Can food restriction affect immune health?
A new study says yes. Research reported in the journal Science investigated the relationship of eating fewer calories, immune response, and inflammation.
Some undifferentiated cells from the bone marrow, proceed to the thymus gland to become T cells (T stands for thymus). The thymus is large at birth and increases until puberty, when it begins to shrink. Mature T cells become immunocompetent (educated) meaning they colonize in the lymph nodes, spleen, and tonsils where potential interactions can occur with pathogens and other immune system cells.
With aging, the thymus gland accumulates fat that interferes with thymus function. Fewer T cells are produced; thus immune function decreases.
Study participants restricted their caloric intake about 14% for two years. Using magnetic resonance imaging (MRI) less thymus fat accumulated compared to a control group with no caloric restriction. Although no changes of gene expression were detected in the T cells DNA; changes in the fat tissue showed that expression that encodes a protein involved with inflammation was inhibited by the calorie restriction.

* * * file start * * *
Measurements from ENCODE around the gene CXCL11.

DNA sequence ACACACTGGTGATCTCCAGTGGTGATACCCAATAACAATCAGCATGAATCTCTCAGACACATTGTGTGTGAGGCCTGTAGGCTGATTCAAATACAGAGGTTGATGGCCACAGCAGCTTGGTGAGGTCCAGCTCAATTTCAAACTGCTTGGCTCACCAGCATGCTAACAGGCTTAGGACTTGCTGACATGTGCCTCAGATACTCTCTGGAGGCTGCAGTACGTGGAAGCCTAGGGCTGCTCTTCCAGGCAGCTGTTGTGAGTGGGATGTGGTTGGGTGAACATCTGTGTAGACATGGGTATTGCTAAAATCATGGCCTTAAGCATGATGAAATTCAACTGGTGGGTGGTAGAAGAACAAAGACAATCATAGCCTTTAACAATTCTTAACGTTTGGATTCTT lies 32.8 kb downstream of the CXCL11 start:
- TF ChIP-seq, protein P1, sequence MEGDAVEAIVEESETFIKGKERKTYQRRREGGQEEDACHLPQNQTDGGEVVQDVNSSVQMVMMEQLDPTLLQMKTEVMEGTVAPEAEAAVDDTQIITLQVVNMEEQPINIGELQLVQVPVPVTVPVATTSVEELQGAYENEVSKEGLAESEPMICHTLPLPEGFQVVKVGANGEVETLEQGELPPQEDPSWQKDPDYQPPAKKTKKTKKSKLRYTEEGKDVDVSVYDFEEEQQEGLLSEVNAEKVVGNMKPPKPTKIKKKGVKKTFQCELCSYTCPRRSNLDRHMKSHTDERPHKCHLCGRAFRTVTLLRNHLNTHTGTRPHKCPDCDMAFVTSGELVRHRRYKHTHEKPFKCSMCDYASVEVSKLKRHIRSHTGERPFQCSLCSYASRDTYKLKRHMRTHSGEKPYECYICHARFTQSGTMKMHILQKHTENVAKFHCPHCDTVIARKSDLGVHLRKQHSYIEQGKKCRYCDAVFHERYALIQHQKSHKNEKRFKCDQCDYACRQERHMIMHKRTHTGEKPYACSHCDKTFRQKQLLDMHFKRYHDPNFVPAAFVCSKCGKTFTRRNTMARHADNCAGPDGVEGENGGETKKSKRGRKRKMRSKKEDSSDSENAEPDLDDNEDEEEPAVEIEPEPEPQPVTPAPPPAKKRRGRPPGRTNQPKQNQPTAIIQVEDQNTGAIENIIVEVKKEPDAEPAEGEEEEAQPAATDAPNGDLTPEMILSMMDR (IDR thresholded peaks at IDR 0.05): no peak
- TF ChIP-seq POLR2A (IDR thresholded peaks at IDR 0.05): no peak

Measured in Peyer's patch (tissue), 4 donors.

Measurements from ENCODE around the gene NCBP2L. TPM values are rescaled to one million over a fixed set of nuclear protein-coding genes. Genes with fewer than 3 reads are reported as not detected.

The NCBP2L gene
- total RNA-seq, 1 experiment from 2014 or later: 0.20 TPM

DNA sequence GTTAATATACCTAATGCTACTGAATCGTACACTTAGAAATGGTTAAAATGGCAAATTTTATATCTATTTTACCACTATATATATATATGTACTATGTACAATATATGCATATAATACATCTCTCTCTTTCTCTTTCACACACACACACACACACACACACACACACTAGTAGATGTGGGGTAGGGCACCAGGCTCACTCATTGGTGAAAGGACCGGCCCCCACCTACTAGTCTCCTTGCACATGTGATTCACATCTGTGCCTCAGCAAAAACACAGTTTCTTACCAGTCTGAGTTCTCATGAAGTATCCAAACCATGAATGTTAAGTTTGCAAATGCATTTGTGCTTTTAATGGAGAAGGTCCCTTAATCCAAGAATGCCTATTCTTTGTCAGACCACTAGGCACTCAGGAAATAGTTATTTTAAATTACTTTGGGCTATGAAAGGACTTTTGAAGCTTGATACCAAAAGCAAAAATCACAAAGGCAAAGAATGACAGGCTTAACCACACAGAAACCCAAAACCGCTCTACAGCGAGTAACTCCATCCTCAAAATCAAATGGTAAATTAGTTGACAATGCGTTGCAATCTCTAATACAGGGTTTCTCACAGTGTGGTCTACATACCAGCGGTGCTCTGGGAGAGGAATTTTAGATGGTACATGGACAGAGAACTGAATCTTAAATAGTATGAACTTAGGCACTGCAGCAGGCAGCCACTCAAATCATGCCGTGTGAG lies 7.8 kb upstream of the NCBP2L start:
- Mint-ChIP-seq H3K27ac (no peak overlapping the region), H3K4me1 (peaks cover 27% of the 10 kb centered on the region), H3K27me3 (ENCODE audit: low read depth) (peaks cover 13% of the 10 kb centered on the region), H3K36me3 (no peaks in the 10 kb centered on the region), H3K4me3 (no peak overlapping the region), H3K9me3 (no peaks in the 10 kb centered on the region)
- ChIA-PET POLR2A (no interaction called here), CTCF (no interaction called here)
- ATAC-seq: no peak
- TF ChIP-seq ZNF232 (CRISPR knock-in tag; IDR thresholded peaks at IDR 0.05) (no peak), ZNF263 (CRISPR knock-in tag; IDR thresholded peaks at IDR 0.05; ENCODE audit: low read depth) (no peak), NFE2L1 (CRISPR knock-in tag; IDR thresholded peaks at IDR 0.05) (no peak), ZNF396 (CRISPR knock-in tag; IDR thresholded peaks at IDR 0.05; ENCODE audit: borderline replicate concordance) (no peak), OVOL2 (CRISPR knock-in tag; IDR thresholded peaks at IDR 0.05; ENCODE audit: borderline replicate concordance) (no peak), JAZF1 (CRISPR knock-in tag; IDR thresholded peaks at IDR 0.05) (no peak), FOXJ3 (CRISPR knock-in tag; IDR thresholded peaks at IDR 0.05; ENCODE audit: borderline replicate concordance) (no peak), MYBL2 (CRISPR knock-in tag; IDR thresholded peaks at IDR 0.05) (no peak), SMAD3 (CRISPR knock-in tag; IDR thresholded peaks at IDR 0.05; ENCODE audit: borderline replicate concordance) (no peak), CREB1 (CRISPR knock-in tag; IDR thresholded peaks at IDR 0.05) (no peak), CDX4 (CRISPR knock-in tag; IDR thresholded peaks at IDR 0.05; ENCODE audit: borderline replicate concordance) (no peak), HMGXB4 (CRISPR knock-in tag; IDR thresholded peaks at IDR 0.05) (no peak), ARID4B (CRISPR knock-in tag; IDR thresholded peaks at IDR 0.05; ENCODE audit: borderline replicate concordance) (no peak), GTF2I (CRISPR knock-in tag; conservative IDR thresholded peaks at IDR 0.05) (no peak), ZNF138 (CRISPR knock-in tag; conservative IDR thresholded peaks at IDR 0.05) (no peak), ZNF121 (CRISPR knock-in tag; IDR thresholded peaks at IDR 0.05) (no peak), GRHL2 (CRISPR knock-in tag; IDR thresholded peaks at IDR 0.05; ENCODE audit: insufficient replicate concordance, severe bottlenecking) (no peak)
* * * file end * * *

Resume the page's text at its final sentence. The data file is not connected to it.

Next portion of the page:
Editor’s Note: “Moderately decreased food intake that does not cause malnutrition has beneficial effects on healthspan and lifespan in model organisms.” The authors stated.
Science. 2002 Feb 11;375(6581):671-677.